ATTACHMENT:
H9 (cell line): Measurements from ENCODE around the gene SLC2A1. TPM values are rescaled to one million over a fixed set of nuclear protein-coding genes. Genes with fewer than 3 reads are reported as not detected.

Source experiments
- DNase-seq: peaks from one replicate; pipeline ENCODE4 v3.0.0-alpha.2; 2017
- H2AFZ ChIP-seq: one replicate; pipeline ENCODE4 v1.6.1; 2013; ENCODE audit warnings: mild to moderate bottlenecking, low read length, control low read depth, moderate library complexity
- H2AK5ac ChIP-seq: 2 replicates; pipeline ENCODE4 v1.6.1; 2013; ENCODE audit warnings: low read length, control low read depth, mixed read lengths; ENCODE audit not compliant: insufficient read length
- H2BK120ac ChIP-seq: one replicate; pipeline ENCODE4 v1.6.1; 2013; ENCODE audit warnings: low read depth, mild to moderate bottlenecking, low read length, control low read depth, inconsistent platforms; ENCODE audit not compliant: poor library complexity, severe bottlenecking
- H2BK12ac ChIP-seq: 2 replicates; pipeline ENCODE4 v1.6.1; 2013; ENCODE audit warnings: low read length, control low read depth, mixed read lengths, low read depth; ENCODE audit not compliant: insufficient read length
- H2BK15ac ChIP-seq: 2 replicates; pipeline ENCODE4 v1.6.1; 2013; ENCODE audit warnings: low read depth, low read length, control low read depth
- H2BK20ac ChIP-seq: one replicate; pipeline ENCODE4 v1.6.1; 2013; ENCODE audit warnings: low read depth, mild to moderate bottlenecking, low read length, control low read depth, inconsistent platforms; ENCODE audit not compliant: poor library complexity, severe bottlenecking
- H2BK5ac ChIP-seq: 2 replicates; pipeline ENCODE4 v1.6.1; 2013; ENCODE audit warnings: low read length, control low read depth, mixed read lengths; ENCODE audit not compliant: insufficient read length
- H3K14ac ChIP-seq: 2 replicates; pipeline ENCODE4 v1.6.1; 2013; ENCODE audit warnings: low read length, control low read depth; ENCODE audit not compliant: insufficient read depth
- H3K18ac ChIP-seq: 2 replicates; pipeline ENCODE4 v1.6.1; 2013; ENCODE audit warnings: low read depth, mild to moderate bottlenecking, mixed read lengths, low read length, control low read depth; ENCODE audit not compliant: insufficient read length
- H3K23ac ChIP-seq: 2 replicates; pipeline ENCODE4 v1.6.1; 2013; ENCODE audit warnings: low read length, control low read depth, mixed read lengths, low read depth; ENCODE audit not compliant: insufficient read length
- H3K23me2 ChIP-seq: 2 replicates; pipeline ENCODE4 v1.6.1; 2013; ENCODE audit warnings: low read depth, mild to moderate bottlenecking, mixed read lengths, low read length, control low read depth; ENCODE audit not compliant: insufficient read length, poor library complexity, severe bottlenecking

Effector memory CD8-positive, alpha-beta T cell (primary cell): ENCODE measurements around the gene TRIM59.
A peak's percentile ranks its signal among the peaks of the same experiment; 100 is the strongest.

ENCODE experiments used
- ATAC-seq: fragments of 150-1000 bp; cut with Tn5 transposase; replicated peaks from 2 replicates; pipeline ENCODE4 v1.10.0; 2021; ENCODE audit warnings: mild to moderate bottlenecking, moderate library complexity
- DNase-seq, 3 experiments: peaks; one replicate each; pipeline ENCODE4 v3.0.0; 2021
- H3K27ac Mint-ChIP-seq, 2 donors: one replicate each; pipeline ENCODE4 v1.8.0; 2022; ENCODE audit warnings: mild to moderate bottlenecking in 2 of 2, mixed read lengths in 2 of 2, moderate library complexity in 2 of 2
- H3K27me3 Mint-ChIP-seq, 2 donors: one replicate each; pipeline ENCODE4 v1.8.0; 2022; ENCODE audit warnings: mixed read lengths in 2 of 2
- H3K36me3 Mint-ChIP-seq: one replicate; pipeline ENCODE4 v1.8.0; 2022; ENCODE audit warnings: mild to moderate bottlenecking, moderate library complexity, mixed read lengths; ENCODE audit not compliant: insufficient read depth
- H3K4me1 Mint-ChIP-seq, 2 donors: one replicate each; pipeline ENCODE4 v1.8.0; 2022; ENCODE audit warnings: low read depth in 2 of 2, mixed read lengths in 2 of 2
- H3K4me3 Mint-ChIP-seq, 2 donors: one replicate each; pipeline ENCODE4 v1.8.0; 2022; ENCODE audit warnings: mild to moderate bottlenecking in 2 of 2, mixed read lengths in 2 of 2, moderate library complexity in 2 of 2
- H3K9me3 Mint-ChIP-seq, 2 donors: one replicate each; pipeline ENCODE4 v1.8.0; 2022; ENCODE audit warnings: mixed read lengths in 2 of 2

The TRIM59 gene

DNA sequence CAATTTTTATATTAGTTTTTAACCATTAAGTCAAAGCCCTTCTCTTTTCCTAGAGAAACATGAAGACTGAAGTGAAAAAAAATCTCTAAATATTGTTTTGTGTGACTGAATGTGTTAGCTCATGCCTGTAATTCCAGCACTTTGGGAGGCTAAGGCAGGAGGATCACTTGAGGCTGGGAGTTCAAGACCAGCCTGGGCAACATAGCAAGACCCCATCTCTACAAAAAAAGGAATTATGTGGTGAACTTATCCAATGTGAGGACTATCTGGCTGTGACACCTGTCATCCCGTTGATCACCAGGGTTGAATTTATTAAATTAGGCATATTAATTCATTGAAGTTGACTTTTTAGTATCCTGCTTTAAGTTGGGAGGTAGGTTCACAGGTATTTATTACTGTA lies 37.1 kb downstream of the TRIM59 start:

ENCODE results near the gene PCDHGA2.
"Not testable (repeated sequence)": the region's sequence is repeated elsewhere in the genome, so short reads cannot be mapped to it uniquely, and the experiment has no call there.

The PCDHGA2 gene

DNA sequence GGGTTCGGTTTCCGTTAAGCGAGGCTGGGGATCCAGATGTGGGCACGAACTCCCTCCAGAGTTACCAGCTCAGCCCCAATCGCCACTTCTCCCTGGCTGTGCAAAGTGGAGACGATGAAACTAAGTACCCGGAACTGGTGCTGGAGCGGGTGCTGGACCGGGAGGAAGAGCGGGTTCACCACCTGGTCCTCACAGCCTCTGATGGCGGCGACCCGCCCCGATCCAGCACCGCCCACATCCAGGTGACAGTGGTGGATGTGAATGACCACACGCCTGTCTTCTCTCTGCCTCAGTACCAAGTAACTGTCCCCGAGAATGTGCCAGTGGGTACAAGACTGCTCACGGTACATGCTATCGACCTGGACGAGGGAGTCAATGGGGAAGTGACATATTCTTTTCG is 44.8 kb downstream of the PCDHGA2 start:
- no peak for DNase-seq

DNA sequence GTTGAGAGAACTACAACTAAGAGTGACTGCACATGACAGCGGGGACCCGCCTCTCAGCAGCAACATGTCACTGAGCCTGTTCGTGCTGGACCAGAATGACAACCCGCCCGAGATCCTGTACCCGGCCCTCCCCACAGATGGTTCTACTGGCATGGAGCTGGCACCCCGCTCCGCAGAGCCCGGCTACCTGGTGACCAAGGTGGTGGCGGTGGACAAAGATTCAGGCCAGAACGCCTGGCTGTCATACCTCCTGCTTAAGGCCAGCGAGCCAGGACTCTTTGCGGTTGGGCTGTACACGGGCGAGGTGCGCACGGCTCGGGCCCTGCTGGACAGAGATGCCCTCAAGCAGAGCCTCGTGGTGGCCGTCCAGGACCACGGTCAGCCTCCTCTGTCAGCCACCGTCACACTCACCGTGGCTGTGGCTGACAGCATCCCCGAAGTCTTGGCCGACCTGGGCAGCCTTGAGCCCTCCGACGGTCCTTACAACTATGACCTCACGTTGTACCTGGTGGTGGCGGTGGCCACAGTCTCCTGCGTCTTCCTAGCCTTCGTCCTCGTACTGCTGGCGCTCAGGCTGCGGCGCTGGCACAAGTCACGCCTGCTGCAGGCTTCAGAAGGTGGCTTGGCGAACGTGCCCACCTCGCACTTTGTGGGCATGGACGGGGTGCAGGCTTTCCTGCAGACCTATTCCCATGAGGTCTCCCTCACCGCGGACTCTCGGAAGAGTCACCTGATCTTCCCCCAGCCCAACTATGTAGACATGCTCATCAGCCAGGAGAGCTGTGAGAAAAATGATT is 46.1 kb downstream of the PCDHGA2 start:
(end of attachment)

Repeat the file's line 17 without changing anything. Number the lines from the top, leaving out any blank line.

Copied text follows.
ENCODE experiments used